# Cosmic microwave background and "white dielectric"

Arno Allan Penzias and Robert Woodrow Wilson were awarded (one half of) the 1978 Nobel prize in Physics, "for their discovery of cosmic microwave background radiation",

https://www.nobelprize.org/prizes/physics/1978/summary/

The story about their discovery is usually told with an anecdote about the pigeon droppings (allegedly described by Penzias as a "white dielectric") in their horn antenna, which was a cause of unwanted noise. I cannot find the origin of this story, presumably told by Penzias himself. Was this part of some interview or does it appear somewhere in a published (paper) form?

Wilson tells the story in his Nobel lecture of 1978:

Thus we seemed to be left with the antenna as the source of our extra noise. We calculated a contribution of $$0.9 \text{K}$$ from its resistive loss using standard waveguide theory. The most lossy part of the antenna was its small diameter throat, which was made of electroformed copper. We had measured similar waveguides in the lab and corrected the loss calculations for the imperfect surface conditions we had found in those waveguides. The remainder of the antenna was made of riveted aluminum sheets, and although we did not expect any trouble there, we had no way to evaluate the loss in the riveted joints. A pair of pigeons was roosting up in the small part of the horn where it enters the warm cab. They had covered the inside with a white material familiar to all city dwellers. We evicted the pigeons and cleaned up their mess, but obtained only a small reduction in antenna temperature.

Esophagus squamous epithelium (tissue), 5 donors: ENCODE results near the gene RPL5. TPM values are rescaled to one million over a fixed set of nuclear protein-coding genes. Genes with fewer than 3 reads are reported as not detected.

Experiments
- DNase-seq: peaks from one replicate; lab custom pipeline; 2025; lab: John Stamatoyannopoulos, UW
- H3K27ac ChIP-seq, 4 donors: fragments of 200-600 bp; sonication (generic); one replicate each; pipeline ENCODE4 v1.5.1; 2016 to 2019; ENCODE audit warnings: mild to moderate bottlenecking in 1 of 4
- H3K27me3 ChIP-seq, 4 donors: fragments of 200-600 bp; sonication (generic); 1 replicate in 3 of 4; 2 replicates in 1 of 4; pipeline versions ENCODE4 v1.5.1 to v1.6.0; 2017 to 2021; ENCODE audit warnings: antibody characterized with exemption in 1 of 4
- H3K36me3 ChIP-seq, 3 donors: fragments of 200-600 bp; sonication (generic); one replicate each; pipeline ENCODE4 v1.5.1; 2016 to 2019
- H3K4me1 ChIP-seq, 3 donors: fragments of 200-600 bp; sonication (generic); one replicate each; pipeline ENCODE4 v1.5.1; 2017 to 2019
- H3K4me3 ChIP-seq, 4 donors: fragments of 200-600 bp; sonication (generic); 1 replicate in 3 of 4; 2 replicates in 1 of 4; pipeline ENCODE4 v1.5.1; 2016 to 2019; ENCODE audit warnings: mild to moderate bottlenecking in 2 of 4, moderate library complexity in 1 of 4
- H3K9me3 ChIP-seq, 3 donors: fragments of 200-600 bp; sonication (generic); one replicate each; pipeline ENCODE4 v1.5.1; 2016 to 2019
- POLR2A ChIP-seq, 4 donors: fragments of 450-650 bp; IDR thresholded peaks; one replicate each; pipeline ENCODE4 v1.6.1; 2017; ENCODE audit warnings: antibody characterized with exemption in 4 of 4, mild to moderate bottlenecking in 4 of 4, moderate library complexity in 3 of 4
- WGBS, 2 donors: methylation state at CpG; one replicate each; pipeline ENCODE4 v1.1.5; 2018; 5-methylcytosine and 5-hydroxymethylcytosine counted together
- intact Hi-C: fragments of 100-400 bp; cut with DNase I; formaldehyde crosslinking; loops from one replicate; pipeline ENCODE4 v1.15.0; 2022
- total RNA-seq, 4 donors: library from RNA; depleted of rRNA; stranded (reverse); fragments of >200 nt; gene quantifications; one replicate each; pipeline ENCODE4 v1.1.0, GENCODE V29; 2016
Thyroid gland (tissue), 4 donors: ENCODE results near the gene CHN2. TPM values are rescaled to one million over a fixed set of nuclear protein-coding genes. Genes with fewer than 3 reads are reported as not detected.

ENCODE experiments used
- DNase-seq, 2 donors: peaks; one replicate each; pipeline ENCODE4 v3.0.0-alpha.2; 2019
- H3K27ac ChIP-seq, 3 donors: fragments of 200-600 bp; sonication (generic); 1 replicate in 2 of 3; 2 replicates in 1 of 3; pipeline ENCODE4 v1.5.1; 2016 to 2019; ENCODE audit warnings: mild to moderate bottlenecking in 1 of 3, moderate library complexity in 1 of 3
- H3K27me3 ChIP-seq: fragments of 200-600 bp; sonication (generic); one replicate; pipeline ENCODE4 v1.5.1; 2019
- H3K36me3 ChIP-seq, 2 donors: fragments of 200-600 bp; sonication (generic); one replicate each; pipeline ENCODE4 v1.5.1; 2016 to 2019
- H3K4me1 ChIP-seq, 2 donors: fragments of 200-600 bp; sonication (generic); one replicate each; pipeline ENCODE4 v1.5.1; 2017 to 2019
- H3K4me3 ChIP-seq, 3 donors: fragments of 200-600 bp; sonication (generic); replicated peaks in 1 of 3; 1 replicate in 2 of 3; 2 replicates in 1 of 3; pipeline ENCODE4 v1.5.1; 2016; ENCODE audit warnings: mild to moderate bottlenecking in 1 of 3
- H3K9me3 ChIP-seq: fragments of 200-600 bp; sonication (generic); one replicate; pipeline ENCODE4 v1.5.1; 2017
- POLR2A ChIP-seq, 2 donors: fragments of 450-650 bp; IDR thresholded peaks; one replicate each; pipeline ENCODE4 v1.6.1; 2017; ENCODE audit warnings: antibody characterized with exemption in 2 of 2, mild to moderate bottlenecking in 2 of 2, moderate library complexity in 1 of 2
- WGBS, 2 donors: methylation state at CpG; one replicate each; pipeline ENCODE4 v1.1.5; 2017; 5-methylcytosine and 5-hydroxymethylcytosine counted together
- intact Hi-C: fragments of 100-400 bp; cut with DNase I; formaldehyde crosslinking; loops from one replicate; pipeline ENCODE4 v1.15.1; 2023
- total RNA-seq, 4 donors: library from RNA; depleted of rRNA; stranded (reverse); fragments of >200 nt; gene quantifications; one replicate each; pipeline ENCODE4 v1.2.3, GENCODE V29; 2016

• small addendum: more recent video, youtube.com/watch?v=2bnL_ztPo6s, Wilson mentions the "pigeon story" at 1:22 Oct 18 '20 at 19:43

With this help I found this old chat discussion from which I relocated the YouTube video Arno Penzias & Robert Wilson from BBC movie "Hawking" (2004) in which they recount the story, including both the dielectric euphemism and more literal (guttural) term.

Note that these are actors, this is historical fiction, so it's not a primary answer to your question, but let's assume the BBC at least tried to reflect some aspects of reality.

The reenactment is quite humorous in the telling and then quite compelling (closed captions available)

I still think that The Pigeons Were Innocent would be a great title for a film, but they'd probably use that for the working title and call it The His Was Still There upon release.